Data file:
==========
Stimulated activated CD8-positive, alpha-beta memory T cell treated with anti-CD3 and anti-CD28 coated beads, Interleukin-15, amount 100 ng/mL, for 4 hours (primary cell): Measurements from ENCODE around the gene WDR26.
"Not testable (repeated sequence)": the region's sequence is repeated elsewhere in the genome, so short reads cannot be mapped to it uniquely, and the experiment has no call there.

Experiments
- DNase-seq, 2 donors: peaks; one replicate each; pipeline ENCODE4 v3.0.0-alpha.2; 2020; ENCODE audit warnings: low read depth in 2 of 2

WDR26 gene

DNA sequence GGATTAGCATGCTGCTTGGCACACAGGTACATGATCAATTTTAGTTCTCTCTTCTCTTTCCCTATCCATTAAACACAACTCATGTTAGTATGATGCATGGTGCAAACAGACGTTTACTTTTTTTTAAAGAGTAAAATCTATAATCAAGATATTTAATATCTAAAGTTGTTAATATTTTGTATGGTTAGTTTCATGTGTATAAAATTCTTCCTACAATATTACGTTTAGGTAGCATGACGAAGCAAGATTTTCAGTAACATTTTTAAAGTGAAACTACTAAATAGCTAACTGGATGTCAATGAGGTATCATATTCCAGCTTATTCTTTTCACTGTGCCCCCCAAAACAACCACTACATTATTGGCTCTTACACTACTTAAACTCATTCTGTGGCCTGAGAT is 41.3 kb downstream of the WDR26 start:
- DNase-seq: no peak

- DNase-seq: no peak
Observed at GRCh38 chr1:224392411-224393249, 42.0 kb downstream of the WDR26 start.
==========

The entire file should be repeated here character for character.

Stimulated activated CD8-positive, alpha-beta memory T cell treated with anti-CD3 and anti-CD28 coated beads, Interleukin-15, amount 100 ng/mL, for 4 hours (primary cell): Measurements from ENCODE around the gene WDR26.
"Not testable (repeated sequence)": the region's sequence is repeated elsewhere in the genome, so short reads cannot be mapped to it uniquely, and the experiment has no call there.

Experiments
- DNase-seq, 2 donors: peaks; one replicate each; pipeline ENCODE4 v3.0.0-alpha.2; 2020; ENCODE audit warnings: low read depth in 2 of 2

WDR26 gene

DNA sequence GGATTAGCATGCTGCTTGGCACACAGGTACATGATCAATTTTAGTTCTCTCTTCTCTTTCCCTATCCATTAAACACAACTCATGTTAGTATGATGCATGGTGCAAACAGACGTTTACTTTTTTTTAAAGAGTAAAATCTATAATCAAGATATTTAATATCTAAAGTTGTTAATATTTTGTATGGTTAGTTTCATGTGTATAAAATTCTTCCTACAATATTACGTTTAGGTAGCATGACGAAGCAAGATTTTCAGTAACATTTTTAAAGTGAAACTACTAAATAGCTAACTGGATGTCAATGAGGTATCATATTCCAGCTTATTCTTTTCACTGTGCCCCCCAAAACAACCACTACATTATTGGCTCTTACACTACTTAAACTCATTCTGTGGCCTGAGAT is 41.3 kb downstream of the WDR26 start:
- DNase-seq: no peak

- DNase-seq: no peak
Observed at GRCh38 chr1:224392411-224393249, 42.0 kb downstream of the WDR26 start.